In early 2017, Conservative Senator Victor Oh pushed for the amendment of Bill C6. With this amendment, minors can now apply for citizenship with no regard to their parents’ application status. They may however, seek the services of a Canadian immigration lawyer to do this.
This bill, that was the initiative of the Liberal government, has however led to an increase in fees payable by minors. Minors applying together with their parents pay $100, but those that are not applying together with their parents now have to pay $530, the same as adults.
Critics Are Against The Fee
One critic of this higher fee for minors is Andrew Griffith, a retired director general of the Immigration Department. He said, “It was likely driven by somebody thinking bureaucratically without thinking about the policy’s intent to make it easier for minors to become citizens independently.” He added, “That’s a lot of money, particularly for this vulnerable population. The government has removed the legal barrier to citizenship for them but has now set up a new financial barrier. Theoretically, more young people could become citizens. In practice, they will find it a lot harder.”
What Has Senator Victor Oh said?
Senator Victor Oh is against the hefty fees. According to Senator Victor Oh, there were no fee-specific provisions in the motion when it was being passed because from what he understood and what he was told, there were no legislative changes that were required to set processing fees since this was within the discretion of the immigration minister. He told the Star, “I was advised that would take a simple regulatory amendment by the minister, who has the authority to do that.”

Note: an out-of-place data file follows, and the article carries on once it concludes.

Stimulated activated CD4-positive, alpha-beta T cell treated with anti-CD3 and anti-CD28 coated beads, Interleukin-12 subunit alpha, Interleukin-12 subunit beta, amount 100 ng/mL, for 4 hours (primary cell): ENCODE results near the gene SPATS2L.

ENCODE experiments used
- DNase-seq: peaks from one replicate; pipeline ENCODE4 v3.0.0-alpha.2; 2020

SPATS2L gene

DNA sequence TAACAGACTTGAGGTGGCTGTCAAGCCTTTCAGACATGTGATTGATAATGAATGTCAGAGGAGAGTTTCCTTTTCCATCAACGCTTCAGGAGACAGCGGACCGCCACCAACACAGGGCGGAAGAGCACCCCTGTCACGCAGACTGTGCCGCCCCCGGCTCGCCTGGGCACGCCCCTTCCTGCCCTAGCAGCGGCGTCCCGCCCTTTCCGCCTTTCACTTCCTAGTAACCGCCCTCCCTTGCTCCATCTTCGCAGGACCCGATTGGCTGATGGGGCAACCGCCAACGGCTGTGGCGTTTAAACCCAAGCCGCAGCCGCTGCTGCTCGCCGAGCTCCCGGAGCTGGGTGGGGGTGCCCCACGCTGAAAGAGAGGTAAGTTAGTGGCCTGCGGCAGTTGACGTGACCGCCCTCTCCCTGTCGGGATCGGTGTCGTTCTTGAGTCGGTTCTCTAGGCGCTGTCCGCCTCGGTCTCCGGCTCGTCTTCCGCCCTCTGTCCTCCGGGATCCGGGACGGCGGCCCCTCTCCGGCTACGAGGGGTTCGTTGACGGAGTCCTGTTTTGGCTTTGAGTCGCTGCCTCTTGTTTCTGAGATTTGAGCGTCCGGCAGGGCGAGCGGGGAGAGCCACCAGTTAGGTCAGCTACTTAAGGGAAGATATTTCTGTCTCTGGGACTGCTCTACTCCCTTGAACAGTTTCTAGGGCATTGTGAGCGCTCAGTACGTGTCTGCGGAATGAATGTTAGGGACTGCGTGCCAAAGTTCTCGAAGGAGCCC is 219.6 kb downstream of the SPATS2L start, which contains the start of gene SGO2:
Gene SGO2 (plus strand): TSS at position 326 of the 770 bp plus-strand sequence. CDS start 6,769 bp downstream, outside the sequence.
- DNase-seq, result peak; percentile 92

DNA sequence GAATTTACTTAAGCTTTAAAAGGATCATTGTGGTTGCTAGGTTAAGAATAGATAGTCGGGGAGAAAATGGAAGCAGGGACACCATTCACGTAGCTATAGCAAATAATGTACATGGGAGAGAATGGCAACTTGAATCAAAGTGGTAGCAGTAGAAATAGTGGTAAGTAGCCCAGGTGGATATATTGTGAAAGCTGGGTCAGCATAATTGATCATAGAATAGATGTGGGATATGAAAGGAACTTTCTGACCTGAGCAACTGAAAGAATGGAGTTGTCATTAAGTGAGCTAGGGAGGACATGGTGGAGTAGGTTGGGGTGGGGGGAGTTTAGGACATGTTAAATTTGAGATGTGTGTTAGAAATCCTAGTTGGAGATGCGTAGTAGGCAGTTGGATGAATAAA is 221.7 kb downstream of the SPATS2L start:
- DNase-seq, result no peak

Victor Oh said that he sent a letter to Hussen in early July asking him to lower the fee to $100 or less, but he has not heard back from the minister yet. He said, “We can’t discriminate and penalize the minors who apply on their own. These children are the most vulnerable and they are not making it easier for them to become citizens.”
What Is The Government Saying?
However, the Liberal government has defended its action and stated that its intention is to make it easier for minors to obtain citizenship. During senate debate on the bill, Immigration Minister Ahmed Hussen said, “The government supports the amendment to make it easier for children to obtain citizenship without a Canadian parent and has made changes to clarify who can apply for citizenship on behalf of the child.”
Immigration officials are saying that the $530 application fee reflects the increasing processing costs. According to one such official, Julie Lafortune who is a spokesperson for the Immigration Department, “As part of its ongoing review of the impact of changes to the citizenship program, consideration will be given to this processing fee difference created by the amendment.”